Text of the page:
[13] It is well established that reformation or rescission of an instrument on the ground of mutual mistake of fact cannot be claimed against a third-party bona fide grantee without notice. 45 Am.Jur., Reformation of Instruments, Sees. 68 and 69, pp. 624625. The rule in this respect is that the right of reformation stands on the same footing as any other latent equity, and as recognized in the case of Barlow v. Stevens, 112 Fla. 57, 150 So. 243, 246, where "The complainant * * was compelled to rely upon reformation of his mortgage in order to reach and bring into its scope the 21 acres of land that had been erroneously left out. Defenses and equities existing between a mortgagee and his mortgagor, or third persons, should not be allowed to affect the rights of the assignee of a subsequent mortgage on the same land, unless the latter had notice thereof at the time of the assignment." See also Bright v. Buckman, C.C.Fla., 39 F. 243; annotations 44 A.L.R. 87; 102 A.L.R. 829. Therefore, while the defendants' assertions that the deed "lacked the mutual assent necessary to a valid contract" might have been sufficient as a predicate for rescission or cancellation against the original grantee, the contention is not available against the plaintiff, who is the successor in title of the original grantee of a deed that was valid on its face, and who is, so far as shown by the pleadings, a bona fide grantee without notice. Certainly the mere fact of possession of the area in question by the defendants, subsequent to their conveyance, would not put a purchaser on notice of any potential right in such grantors to cancel or rescind the deed as to the entire lot, but would, at best, only put one upon inquiry as to equitable claims against the particular strip in their possession by way of reformation or otherwise. Morton v. Smith, 133 Fla. 260, 183 So. 475.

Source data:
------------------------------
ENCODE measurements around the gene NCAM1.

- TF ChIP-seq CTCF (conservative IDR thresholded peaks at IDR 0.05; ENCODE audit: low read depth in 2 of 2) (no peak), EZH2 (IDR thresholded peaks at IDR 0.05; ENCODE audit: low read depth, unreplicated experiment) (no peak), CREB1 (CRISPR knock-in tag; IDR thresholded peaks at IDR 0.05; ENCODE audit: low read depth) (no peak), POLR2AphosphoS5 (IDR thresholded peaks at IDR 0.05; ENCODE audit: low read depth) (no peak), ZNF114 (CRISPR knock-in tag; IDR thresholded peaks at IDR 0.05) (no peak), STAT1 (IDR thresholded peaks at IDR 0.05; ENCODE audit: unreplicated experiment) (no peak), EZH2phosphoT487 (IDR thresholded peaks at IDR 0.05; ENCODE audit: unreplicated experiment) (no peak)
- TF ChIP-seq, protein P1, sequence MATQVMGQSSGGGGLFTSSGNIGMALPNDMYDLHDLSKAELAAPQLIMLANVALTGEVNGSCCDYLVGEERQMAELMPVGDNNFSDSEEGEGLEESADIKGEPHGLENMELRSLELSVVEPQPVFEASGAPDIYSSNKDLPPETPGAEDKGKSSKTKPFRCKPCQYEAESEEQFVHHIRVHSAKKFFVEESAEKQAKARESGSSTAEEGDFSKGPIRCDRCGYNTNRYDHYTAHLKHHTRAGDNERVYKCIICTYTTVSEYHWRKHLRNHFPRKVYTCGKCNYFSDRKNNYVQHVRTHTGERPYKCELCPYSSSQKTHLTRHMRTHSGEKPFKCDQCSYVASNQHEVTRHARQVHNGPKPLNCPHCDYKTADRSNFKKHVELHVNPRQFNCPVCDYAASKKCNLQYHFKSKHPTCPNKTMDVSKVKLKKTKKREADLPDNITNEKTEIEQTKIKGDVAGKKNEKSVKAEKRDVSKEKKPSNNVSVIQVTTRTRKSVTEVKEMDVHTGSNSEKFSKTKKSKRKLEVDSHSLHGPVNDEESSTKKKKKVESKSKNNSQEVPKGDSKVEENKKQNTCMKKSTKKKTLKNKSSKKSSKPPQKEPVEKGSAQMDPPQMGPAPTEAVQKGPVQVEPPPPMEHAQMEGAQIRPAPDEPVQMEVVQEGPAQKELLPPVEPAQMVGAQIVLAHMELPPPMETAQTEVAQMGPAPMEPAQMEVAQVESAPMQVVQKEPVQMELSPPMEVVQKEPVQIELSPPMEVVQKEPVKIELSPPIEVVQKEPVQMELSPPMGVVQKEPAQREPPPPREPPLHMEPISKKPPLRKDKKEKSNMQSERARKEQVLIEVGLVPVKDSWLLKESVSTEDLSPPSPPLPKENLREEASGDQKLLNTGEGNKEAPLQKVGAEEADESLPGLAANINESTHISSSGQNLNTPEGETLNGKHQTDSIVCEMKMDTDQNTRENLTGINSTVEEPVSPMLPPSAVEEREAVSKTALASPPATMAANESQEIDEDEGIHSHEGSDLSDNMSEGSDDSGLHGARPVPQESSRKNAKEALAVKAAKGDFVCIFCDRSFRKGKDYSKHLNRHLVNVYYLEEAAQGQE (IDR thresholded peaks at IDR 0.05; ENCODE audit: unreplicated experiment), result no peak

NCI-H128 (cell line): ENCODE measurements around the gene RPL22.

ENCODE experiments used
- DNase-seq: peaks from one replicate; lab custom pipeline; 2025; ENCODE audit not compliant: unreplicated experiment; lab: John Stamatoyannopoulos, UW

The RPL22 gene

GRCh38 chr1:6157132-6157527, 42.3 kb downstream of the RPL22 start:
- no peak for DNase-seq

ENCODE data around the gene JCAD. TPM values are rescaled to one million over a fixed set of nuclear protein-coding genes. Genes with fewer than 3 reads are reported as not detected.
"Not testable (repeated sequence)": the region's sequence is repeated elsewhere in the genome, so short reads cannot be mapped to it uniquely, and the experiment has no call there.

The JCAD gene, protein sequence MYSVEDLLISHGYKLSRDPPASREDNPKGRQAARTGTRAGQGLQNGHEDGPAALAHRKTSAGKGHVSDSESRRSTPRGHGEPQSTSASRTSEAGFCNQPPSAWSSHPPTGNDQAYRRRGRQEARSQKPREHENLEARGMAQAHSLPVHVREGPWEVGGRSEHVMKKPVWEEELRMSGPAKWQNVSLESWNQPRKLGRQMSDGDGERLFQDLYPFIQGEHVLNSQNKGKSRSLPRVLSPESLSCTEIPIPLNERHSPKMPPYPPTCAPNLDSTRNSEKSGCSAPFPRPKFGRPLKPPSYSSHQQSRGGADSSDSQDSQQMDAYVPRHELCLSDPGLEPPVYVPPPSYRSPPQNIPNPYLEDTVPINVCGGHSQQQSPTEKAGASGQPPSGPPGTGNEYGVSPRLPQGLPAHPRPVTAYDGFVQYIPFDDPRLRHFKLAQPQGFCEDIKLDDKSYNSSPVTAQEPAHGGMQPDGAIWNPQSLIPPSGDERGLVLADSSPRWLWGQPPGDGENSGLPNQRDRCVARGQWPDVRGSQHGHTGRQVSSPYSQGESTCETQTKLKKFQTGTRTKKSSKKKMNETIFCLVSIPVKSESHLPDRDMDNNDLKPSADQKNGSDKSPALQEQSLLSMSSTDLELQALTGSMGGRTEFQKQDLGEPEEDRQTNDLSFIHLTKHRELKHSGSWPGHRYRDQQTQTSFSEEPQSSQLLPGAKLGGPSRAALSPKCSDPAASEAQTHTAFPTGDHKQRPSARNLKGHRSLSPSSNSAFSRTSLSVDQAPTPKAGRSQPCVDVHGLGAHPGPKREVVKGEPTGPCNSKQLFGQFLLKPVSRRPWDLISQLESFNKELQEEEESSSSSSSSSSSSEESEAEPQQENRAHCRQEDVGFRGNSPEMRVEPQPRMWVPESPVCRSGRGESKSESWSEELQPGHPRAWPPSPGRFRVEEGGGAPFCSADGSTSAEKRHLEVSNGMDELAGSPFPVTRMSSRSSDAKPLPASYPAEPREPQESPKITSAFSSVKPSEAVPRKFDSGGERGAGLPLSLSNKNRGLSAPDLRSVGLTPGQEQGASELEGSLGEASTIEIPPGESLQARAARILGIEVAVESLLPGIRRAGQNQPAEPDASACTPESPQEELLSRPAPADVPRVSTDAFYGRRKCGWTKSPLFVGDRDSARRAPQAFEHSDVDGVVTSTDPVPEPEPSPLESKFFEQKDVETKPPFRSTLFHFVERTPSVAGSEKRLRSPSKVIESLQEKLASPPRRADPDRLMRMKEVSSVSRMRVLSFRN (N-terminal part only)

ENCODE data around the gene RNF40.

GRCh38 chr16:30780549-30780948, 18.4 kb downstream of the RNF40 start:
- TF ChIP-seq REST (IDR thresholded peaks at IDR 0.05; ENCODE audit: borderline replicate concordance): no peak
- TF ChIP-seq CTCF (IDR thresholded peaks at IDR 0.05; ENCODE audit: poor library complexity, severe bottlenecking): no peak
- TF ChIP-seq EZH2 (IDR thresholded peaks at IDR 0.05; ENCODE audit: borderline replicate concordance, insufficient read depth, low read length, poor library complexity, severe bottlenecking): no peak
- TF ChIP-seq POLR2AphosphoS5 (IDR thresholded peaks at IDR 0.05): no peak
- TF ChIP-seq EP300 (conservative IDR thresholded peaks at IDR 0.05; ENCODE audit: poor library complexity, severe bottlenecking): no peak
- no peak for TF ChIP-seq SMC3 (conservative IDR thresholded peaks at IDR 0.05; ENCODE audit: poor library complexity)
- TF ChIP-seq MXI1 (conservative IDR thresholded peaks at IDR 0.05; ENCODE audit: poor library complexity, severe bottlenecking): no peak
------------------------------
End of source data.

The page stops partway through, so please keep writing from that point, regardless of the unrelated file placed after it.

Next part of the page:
[4, 5] As to the right of the defendants to reform the deed, the assertion by the defendants in their counterclaim that the parties had an affirmative belief, though a mistaken one, that the entire 50 feet of the lot conveyed by the deed lay north of the encroachment would seem to amount to no more than an allegation of mistake in the identity of the property conveyed. Such being the nature of the allegations, it is clear that the defendants are not entitled to the reformation of the deed in question, because the availability of such a remedy is based upon the assumption that prior to and at the time of the execution of the deed there had been a complete meeting of the minds of the parties upon the exact subject matter to be included in the conveyance and an ensuing mistake in reducing the contract of the parties to a correct writing. That such was not the case is shown affirmatively by the pleading and consequently the issue is governed by the rule that if the mistake of the parties in the conveying of property is in the identity of the property to be conveyed there can be no reformation of the instrument because there has been no initial meeting of the minds of the parties. Pomeroy's Eq.Juris., 5th ed., Vol. 3, Sec. 870; 45 Am.Jur., Reformation of Instruments, Sec. 38; Teutsch v. Hvistendahl, 72 S.D. 48, 29 N.W.2d 389; McCay v. Jenkins, 244 Ala. 650, 15 So.2d 409, 149 A.L.R. 746. Cf. Swede v. Metropolitan Life Ins. Co., 5 Cir., 94 F.2d 124.